Working with bread is a tricky business. I have little more than a morning spent at a ‘decorating cupcakes’ class, a mountain of cookbooks, and a lifetime playing around in the kitchen to my name. Generally, that is enough to whip up something worthy of a smile.
But not bread. For bread you need more than a wooden spoon and a jolly hockey sticks attitude. You need science. You need years of training. Standing between me and bread is yeast. With all its temperamental vagaries. And fear. Fear of a rock solid loaf. Fear of an under proven loaf. And fear of not understanding what went wrong.
This spring, something changed. I baked hot cross buns. And a newfound romance with bread – buns, I believe, count as bread – blossomed.
You see, it turns out that to make bread you do need skill. Yes. But, more so, you need patience, and love. Making your own buns, for example, takes time. But it is not difficult. It is a ritual. With a comfortingly primitive quality to the kneading of the dough and the bubbling of the yeast.
Bread might be a tricky business; but I found it also deeply rewarding, hypnotic in how one batch leads to a second, and then to a third.
These buns aren’t your usual shop-bought hot cross buns. The dough is dark, partly made with wholemeal bread flour, to give the sticky bread a rough and grainy flavour. The scent of rosemary – and with it, Spring – is subtly infused in the dough, the glaze, and the fruits. Barely there, yet ever present. And adding much.
Instead of the more traditional raisins, I added chunks of fig and candied orange peel to the dough, an almost Mediterranean twist on an old English classic that I am really quite taken with.
To make the crosses, I experimented widely, consulted cookbooks. I tried piping on a mixture of flour and water but ended up with hot ‘splodge’ buns. I tried topping them with marzipan, but found it too sugary sweet. And then they burned. Annoying.
In the end, I took the advice of Rose Prince (in ‘The Pocket Bakery’), who recommends a cross made from sweet pastry. As the buns proved, I whipped up a sweet dough, enriched with butter and milk, rolled it out until thin and cut crosses to top each bun. Home made bread takes time and patience. But, God, it tastes good. Really, really good.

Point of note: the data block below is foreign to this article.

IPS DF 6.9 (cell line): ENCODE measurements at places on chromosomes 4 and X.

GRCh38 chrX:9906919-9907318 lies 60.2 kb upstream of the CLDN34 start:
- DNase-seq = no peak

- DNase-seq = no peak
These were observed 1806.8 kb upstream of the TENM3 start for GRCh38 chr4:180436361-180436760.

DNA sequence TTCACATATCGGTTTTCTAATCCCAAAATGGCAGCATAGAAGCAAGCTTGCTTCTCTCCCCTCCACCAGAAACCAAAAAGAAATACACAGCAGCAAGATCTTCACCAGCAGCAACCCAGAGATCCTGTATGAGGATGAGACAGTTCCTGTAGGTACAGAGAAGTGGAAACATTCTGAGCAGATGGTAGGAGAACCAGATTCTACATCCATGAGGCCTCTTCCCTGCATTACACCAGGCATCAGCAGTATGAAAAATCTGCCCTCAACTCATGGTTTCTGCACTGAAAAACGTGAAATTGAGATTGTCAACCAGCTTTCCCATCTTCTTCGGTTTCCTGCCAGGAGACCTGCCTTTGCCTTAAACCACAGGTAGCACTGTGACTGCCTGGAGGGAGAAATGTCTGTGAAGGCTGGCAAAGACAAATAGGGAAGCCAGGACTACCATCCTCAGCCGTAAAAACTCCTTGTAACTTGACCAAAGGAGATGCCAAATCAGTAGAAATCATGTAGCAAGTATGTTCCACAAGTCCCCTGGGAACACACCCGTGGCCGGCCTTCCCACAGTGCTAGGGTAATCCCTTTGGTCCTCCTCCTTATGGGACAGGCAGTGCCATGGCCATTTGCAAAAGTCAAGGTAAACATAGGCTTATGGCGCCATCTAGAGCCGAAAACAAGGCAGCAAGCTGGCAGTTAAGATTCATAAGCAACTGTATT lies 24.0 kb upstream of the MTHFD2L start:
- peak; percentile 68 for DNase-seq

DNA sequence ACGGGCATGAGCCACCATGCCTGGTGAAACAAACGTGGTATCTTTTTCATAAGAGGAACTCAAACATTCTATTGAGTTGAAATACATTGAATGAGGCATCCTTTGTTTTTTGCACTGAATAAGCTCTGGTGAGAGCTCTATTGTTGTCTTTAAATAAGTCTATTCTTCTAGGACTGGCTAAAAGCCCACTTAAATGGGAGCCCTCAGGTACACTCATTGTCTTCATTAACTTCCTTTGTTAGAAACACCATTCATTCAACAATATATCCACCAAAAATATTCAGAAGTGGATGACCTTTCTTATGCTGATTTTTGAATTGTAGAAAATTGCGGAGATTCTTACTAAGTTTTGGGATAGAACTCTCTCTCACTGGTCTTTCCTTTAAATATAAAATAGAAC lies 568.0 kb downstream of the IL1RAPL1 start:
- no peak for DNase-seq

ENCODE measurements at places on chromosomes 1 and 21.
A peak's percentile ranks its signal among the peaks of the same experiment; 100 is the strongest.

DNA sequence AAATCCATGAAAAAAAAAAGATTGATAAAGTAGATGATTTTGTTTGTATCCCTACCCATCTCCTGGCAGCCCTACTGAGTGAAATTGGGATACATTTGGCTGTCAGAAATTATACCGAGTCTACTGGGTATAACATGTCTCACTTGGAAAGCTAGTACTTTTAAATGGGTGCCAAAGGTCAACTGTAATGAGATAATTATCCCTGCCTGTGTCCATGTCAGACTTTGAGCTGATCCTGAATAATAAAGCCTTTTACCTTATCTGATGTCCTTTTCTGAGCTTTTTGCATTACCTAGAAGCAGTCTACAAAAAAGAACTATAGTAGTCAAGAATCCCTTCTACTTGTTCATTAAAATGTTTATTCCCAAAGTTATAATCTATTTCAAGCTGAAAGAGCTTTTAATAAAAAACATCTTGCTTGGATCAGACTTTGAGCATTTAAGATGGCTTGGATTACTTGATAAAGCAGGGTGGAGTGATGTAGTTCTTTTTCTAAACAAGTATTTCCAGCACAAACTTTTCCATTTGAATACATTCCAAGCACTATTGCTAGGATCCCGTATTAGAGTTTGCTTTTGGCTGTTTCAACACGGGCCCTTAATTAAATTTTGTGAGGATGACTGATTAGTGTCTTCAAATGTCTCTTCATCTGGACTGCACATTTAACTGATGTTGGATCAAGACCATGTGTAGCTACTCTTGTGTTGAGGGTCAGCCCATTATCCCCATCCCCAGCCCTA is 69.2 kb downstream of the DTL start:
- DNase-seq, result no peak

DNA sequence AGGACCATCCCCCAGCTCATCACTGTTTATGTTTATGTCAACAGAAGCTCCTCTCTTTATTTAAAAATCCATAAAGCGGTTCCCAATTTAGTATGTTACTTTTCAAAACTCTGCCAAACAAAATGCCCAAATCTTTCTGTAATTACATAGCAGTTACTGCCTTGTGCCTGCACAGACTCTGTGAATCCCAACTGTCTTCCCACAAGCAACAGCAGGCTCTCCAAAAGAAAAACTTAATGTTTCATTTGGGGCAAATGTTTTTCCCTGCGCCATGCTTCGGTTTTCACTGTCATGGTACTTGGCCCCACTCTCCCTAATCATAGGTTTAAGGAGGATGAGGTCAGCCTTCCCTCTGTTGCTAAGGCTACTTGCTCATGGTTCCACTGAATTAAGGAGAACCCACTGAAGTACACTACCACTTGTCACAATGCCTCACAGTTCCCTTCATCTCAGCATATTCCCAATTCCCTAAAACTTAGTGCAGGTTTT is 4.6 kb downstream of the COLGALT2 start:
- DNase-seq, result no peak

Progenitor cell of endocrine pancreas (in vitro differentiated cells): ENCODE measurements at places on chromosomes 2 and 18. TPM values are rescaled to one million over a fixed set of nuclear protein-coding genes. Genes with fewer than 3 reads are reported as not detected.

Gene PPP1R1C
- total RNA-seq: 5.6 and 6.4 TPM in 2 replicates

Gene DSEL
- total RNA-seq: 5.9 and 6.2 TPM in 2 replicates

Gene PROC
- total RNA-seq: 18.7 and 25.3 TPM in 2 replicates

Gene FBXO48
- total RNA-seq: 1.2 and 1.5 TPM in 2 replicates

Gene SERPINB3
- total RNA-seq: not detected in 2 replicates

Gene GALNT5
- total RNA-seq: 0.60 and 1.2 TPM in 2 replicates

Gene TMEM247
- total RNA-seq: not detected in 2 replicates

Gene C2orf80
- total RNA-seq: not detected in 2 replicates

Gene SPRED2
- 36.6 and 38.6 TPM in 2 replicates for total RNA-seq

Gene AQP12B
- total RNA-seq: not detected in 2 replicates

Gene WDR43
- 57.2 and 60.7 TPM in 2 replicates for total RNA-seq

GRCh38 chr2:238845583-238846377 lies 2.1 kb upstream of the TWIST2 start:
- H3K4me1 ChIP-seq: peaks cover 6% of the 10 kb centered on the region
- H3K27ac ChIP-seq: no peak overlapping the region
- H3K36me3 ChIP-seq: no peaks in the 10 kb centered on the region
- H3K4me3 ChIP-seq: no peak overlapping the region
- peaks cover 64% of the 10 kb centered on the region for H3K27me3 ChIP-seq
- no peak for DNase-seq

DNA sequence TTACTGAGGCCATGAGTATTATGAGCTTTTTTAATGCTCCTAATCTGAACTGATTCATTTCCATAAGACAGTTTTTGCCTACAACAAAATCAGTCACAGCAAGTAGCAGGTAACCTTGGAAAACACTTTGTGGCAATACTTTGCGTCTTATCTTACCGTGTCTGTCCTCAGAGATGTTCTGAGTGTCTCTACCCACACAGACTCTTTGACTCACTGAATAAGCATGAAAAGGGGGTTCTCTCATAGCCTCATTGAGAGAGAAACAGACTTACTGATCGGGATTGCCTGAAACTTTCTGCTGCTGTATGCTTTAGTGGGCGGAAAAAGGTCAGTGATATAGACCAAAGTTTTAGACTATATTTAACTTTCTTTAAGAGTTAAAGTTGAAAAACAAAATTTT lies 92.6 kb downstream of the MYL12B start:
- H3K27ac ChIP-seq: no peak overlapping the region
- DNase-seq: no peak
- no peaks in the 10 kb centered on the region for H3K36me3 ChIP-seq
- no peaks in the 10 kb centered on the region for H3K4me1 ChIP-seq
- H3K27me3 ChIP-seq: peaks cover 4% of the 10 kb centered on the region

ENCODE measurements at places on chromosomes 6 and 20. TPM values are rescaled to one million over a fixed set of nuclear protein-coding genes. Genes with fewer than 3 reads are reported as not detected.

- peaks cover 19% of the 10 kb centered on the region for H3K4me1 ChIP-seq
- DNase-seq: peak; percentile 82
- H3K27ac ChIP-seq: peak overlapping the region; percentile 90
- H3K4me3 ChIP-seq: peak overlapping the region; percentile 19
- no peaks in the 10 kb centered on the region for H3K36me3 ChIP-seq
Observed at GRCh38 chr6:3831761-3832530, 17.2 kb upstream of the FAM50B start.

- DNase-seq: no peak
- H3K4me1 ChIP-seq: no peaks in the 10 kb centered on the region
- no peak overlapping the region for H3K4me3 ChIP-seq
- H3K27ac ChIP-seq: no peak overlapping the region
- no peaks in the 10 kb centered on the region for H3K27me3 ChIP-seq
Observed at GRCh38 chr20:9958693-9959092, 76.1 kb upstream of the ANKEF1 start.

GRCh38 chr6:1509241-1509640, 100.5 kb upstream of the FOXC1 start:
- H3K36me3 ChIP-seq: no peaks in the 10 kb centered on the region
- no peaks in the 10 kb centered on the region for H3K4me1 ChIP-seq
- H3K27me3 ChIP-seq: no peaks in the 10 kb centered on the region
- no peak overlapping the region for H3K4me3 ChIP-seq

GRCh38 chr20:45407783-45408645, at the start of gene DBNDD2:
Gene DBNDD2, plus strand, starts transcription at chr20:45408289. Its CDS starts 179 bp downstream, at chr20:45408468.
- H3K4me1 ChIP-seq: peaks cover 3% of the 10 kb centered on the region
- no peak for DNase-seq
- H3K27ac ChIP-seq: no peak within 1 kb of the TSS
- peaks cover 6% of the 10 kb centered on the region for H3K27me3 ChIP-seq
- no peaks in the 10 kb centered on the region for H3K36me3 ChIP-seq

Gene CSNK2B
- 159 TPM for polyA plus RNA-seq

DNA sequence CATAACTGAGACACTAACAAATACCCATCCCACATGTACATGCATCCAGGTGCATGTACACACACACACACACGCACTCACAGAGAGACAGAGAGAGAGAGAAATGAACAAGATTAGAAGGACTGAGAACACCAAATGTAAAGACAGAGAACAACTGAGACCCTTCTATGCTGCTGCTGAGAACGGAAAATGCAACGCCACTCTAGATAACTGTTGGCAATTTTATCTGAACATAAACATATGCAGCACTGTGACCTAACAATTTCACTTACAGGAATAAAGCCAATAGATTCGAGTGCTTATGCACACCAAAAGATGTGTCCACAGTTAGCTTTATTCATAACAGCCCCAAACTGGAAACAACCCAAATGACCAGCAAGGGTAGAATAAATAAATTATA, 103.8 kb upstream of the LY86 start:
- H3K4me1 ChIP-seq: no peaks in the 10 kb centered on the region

- 100g chopped candied peel
- 150g dried figs
- 5 sprigs of fresh rosemary
- 350g strong white bread flour
- 150g strong wholemeal bread flour
- 50g caster sugar
- 1 tsp salt
- 1/2 tsp ground nutmeg
- 1/2 tsp ground ginger
- 1 1/2 tbsps dried active yeast
- 150ml milk
- 1 egg
- FOR THE CROSSES
- 90g plain flour
- 25g chilled butter
- 60ml milk
- FOR THE GLAZE
- 4 tbsps milk
- 2 sprigs of fresh rosemary
- 2 tbsps caster sugar
- Pour 150ml boiling hot water into a clean bowl, toss in three sprigs of rosemary and leave to sit for 10-15 mins. Roughly chop the dried figs into quarters, then toss them into the rosemary scented water along with the candied peel. Cover with a clean tea towel and leave to soak overnight so that the fruits plump up and are infused with the flavour of rosemary.
- Gently warm the milk on the hob until lukewarm, sprinkle in the yeast and whisk to stop the yeast granules from clumping, then let sit for 10-15 mins until the yeast begins to foam. Meanwhile, in a clean mixing bowl, add the flour, sugar, salt, nutmeg and ginger, stir to combine, then pick the leaves from two stalks of fresh rosemary and mix in. Crack the egg into a jug and beat lightly, add the sugar and beat again, then pour into the dried ingredients along with the yeast culture. Mix with a wooden spoon until well combined, and add the dried fruits. Knead for roughly 10 minutes by hand or 4 minutes if you are using a freestanding mixer with a dough hook. The dough should be elastic and not stick to your hands. If needs be, add a little more white flour. Roll the dough into a large ball, set in a bowl, cover with a tea towel or cling film and put it somewhere warm to prove.
- After 1 hour 1/2 - 2 hours, when the dough has doubled in size, use your fists to knock it back down. Line a baking tray with greaseproof paper and roll the dough into twelve equally sized balls. Set them on the tray, cover with a tea towel and put them in a warm spot to prove for the second time, roughly 1- 2 hours.
- Preheat the oven to 200 degrees. Now make the pastry for the crosses: sift the flour into a mixing bowl and add the sugar. Chop the butter into small squares and and add to the bowl. Use the flat paddle on your freestanding mixer to mix until you have a sand like texture (or, if you are making it by hand, rub the flour and butter), pour in the milk, then use your hands to combine until you have a soft pastry. Roll out until thin, then cut into long, thin slices (roughly 1cm wide) and loosely place over the buns to form a cross.
- Put the buns into the oven and bake for 15-20 mins, until golden brown on top. While the buns are in the oven pour the milk for the glaze into a small saucepan, add the sprigs of rosemary and sprinkle in the sugar. Warm gently, stirring constantly until the sugar is dissolved and the milk is infused with the scent of rosemary. When the buns are cooked, take them out of the oven and use a pastry brush to paint the glaze on top. Set on a wire rack to cool. Ideally, eat while still warm.